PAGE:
Medieval magicians used to place celery seeds inside of their shoes, they believed that doing this would help them to fly.

Celery is part of the same plant family as caraway, carrots, fennel and parsley.

There are approximately one million celery seeds in a single pound of celery seeds.


CELERY FLY - Acidia heraclei

One of the main pests which attack celery is the celery fly.

Pale transparent patches often may be seen on the leaves of celery, and if one of these is held up to the light a small maggot will be found within the upper and lower skins of the leaf.

This is the larva of the celery fly which has laid its eggs upon the leaf.

A bad attack of celery fly will cause stunted growth and stringy bitter “sticks.”

After the celery has been planted out, a small fly about 3 mm in length, brown in colour with mottled wings, may sometimes be seen crawling rapidly over the leaves.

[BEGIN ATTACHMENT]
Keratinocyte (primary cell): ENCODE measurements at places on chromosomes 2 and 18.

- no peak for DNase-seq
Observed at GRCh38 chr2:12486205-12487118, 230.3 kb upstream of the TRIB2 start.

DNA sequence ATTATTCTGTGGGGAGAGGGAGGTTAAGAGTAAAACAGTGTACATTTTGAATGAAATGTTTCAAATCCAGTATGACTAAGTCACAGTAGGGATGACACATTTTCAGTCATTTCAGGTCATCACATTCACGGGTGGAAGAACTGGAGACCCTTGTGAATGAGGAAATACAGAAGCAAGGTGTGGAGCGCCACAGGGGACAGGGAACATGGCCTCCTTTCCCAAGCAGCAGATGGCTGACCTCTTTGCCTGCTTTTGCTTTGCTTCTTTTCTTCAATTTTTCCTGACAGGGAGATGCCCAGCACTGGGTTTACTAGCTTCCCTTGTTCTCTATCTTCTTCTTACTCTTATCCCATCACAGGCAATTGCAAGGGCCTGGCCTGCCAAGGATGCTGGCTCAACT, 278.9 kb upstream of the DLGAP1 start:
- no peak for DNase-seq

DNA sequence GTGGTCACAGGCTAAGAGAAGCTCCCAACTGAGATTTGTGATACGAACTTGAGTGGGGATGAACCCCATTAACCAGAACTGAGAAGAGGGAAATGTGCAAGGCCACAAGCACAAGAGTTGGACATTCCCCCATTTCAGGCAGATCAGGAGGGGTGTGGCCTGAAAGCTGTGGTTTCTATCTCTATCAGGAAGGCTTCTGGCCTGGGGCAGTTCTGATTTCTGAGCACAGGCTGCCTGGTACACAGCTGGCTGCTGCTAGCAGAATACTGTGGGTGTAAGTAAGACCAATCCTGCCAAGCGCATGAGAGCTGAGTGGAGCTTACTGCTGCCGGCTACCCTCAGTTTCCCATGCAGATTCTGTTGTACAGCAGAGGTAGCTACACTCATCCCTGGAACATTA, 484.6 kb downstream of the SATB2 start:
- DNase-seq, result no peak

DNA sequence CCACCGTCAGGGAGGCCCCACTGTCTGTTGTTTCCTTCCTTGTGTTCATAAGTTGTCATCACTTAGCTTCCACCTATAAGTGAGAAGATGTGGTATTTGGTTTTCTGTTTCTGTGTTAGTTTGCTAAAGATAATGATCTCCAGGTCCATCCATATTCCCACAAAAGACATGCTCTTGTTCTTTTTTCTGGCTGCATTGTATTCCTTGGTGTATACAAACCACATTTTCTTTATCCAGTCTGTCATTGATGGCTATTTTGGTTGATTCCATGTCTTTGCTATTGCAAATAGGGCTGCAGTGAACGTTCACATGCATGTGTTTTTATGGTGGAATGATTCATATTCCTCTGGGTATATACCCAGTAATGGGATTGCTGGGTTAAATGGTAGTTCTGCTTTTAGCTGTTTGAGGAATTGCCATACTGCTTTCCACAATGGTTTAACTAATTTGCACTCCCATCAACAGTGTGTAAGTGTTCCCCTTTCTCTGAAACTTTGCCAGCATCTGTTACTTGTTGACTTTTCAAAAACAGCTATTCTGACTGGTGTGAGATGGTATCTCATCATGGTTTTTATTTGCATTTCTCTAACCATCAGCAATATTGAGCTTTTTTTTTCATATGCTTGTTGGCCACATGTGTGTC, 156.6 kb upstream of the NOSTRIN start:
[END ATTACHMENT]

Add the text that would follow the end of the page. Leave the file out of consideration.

These celery flies are looking for suitable places in which to lay their eggs.

On hatching out the maggot immediately enters the leaf and by eating away the green portion causes the transparent areas referred to above.

When fully grown the majority pupate in the soil, but some may remain within the leaf, in August a second generation of flies appear and again lay eggs.

The damage done by this generation is often considerable, especially if the attack co-incides with a dry period.

The winter is passed in the ground in the pupal stage.


The most satisfactory method of control of celery fly is to keep the flies away and so prevent egg-laying.

When hardening off the plants, cover the boxes and seedlings with a fine net.

Deep trenching in Winter will bury the celery fly pupae and prevent the fly from hatching out.

If the attack of celery fly is only light its possible to pick off the affected parts of the blistered leaves to remove the pest.

A light spray with a greenfly bug spray or insecticide can also be used.


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How to control celery fly in the vegetable garden.